One valuable asset public relations consultants can bring is their own credibility with reporters. Credibility with journalists is not easily gained, and it’s earned through honesty and transparency with reporters over sustained periods of time. But, credibility doesn’t necessarily equate to the media reporting what you want. That’s why you always want to make sure you hire a PR consultant who plays the role of advocate – someone who is out there fighting for you, your brand, or your cause – and not someone concerned about preserving a “good” relationship with reporters. The former is someone who is on your side; the latter can be a walking conflict.
Consultants sometimes sell themselves by touting their relationships with media, but two points are important. First, having a “relationship” with a reporter is not the same as having credibility with that journalist. Second, while those relationships might exist, you shouldn’t hire a consultant if they’re unwilling to risk those relationships by battling for your interests.
For those kinds of consultants – publicists whose principal value seems to be their relationships – there’s an inherent conflict of interest between their services for you and their livelihoods. If what they’re mostly selling is relationships – if that’s their chief asset – can you rely on them to jeopardize those for you.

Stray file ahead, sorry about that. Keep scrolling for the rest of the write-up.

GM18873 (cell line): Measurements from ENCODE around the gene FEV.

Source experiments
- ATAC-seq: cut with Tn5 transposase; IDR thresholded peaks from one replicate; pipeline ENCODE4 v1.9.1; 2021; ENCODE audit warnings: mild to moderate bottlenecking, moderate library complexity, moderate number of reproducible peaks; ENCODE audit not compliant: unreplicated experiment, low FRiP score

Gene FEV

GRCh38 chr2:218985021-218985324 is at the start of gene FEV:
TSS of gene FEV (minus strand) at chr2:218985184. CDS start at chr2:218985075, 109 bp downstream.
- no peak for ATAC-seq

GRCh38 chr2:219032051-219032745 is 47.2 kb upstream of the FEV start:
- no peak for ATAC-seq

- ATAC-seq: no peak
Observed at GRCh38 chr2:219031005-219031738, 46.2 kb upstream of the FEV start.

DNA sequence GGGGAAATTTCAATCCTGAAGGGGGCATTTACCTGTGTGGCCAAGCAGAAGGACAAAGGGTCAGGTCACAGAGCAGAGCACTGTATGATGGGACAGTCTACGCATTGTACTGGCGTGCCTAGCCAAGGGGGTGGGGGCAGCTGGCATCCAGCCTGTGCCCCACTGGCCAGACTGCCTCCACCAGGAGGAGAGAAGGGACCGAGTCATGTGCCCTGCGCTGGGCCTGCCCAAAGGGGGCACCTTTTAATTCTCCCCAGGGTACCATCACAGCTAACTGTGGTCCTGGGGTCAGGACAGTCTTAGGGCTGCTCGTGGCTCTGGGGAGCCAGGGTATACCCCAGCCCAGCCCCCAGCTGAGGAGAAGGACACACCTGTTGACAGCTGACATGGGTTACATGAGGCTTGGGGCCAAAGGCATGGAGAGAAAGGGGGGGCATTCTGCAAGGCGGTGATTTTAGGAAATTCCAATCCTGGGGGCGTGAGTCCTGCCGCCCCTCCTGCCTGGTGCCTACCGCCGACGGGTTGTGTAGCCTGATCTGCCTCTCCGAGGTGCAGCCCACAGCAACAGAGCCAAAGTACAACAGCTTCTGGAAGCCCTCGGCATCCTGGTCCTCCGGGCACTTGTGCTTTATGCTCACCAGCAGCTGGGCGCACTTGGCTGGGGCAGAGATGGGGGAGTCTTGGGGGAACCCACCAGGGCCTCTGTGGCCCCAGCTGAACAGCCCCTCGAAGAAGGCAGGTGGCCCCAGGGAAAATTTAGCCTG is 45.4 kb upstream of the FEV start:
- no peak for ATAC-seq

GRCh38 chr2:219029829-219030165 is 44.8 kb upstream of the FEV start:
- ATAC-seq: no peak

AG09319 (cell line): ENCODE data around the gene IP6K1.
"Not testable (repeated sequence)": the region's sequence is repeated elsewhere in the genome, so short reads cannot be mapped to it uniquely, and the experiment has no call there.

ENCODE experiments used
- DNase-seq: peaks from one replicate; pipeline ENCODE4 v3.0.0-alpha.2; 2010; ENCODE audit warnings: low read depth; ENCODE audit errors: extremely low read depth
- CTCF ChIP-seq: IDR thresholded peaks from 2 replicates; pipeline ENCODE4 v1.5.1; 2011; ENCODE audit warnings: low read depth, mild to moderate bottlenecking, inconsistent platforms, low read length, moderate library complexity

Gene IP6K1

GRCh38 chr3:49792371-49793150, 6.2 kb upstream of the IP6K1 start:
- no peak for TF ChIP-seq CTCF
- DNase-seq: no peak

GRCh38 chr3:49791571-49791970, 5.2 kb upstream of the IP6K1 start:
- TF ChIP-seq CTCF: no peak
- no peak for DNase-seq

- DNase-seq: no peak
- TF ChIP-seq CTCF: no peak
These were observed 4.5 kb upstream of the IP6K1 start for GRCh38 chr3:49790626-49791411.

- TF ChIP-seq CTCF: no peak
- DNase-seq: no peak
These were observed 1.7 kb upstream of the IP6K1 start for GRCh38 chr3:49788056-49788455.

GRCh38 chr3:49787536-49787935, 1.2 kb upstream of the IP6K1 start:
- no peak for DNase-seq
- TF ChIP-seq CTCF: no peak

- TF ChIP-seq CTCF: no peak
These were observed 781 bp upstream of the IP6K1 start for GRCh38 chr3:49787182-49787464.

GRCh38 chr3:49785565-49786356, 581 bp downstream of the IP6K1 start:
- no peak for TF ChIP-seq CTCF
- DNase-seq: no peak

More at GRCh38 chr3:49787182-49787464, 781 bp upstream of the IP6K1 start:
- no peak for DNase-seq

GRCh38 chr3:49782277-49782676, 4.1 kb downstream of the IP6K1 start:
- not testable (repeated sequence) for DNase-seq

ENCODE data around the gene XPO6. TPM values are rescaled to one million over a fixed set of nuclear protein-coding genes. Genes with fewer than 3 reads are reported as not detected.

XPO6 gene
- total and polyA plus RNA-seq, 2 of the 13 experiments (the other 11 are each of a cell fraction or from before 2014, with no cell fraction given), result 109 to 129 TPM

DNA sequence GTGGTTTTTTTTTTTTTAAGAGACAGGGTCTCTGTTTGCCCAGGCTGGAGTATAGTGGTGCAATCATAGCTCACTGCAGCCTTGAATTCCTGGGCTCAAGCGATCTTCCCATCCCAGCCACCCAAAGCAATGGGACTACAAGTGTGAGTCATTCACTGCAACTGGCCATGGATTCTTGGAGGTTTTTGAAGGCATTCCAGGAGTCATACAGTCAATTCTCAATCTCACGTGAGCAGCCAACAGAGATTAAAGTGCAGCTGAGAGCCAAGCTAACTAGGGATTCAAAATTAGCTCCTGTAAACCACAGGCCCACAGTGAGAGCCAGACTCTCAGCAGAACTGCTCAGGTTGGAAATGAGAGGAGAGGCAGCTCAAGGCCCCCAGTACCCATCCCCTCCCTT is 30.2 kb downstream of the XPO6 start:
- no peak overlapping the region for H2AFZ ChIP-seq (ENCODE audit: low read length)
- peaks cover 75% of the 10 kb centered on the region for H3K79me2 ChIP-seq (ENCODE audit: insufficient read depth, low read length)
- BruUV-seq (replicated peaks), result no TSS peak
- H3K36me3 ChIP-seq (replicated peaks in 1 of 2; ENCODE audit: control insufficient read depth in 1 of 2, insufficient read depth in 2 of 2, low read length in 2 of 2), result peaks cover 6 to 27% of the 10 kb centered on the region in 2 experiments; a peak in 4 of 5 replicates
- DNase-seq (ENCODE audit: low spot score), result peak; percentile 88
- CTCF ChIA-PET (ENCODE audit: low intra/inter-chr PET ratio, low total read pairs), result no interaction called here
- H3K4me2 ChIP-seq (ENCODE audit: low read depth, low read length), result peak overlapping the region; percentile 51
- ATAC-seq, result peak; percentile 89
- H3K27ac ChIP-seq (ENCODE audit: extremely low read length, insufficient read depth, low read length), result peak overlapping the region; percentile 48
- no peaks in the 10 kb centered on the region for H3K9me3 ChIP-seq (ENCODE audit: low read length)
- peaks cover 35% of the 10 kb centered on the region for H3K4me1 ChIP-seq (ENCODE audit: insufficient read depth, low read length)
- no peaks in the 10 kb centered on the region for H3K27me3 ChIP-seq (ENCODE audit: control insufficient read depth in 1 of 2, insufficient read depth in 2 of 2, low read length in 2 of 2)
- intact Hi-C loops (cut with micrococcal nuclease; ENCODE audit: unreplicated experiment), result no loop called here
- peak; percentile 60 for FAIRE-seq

To be clear, you need an advocate for any form of PR and not just crisis communications. Even a positive piece can lead a reporter to ask PR consultants tough questions. Good relationships don’t stop reporters from reporting and doing their jobs – from exploring the facts and publishing what they find. Anyone who tells you otherwise is insulting the reporter with whom they purport to have a relationship, and you should question their credibility.
Accordingly, your consultant should be someone willing to challenge a reporter and go up the chain of command if the reporter is getting the facts wrong. Here are some questions to ask a PR firm during the hiring process, no matter how benign you consider your potential assignment:
- If a PR firm is emphasizing its relationships, what else do they bring to the table?
- What would they do if a reporter seems to misunderstand the facts and context about a story? Is the consultant willing to go to a reporter’s editor? And what if that does not help?
- How many times has the consultant gone up the chain of command at a news organization to advocate for a client? Ask them to share an anonymized case study with you.
For perspective, when a PR consultant suggests a relationship with a reporter can get you a certain result, that consultant is suggesting something fundamentally wrong with that reporter. Ask yourself if that rings true. We’ve never seen it, and we’ve been on all sides of that equation. So, what does that say about that consultant? If you hire an advocate, you’ll never have to worry about it.